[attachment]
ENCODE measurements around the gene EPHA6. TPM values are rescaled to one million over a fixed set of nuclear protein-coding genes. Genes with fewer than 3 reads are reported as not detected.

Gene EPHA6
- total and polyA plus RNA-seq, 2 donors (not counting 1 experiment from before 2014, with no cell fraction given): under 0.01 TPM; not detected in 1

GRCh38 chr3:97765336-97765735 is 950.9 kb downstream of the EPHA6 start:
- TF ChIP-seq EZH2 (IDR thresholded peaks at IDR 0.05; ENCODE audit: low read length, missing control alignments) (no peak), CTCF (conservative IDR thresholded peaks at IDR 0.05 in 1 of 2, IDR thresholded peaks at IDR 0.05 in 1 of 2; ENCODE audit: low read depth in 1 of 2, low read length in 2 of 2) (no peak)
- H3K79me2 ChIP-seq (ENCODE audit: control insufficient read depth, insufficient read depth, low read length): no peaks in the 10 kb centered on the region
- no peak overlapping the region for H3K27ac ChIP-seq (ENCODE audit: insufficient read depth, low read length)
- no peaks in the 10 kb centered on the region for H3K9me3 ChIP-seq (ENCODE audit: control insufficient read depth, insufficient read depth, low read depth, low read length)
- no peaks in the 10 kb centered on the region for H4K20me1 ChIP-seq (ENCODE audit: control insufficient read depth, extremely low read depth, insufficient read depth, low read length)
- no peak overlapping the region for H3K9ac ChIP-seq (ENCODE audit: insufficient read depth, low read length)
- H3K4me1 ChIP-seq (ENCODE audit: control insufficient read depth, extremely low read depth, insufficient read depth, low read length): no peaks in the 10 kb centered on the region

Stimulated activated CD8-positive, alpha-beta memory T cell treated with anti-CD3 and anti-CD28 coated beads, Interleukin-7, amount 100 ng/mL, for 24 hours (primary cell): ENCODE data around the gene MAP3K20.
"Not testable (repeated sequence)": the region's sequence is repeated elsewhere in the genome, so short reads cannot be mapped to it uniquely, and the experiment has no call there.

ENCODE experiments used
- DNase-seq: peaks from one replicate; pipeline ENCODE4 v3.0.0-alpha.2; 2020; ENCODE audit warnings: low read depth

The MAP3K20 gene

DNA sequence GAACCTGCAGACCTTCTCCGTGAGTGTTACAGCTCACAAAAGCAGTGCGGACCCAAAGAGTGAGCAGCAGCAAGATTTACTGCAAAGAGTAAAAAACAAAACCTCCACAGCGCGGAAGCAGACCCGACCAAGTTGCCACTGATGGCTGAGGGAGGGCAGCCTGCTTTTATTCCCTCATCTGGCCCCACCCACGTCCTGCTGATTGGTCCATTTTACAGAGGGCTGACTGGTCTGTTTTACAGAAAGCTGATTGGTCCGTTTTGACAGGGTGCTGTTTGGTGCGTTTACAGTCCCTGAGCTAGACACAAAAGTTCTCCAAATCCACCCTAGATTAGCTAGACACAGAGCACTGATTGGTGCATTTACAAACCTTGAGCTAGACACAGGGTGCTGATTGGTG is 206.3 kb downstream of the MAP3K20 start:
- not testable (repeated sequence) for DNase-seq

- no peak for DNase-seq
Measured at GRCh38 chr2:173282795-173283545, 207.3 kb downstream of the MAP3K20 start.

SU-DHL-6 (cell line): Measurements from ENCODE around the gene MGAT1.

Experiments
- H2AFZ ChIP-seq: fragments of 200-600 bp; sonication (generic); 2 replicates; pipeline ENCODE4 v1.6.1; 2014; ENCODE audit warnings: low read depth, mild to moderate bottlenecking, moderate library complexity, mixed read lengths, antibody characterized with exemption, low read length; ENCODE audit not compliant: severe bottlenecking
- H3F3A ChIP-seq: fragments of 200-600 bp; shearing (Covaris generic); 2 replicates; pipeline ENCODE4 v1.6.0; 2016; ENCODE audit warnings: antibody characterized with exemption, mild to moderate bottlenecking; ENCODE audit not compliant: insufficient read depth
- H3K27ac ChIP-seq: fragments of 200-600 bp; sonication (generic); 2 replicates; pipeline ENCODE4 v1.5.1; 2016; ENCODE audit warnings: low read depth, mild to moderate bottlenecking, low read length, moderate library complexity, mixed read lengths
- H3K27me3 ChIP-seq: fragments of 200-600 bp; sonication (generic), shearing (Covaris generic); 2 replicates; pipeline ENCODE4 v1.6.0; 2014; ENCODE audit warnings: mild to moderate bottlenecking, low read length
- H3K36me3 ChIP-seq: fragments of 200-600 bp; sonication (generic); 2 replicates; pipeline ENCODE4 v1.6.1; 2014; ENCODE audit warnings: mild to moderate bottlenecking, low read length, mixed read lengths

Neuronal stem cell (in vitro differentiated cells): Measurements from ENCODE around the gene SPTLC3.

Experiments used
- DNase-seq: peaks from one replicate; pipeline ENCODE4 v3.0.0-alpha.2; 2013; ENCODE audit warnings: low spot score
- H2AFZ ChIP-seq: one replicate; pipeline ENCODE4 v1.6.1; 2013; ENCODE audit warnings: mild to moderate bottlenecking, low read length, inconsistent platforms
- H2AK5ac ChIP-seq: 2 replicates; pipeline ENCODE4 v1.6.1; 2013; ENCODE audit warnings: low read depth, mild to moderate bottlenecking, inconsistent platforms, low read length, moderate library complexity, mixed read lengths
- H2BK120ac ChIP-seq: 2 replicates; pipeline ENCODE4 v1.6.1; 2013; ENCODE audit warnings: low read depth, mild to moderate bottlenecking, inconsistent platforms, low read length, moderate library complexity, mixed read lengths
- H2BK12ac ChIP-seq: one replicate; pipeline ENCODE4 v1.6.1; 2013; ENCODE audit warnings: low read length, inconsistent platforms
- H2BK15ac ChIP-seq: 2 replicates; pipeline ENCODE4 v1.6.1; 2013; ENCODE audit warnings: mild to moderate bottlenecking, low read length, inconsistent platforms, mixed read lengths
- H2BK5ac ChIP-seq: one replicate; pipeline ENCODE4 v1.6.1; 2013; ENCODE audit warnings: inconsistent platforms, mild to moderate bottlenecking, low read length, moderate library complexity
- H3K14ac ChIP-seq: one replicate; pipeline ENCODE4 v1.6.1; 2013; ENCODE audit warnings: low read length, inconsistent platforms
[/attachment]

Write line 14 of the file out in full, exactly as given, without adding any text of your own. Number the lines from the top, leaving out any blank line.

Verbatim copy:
ENCODE experiments used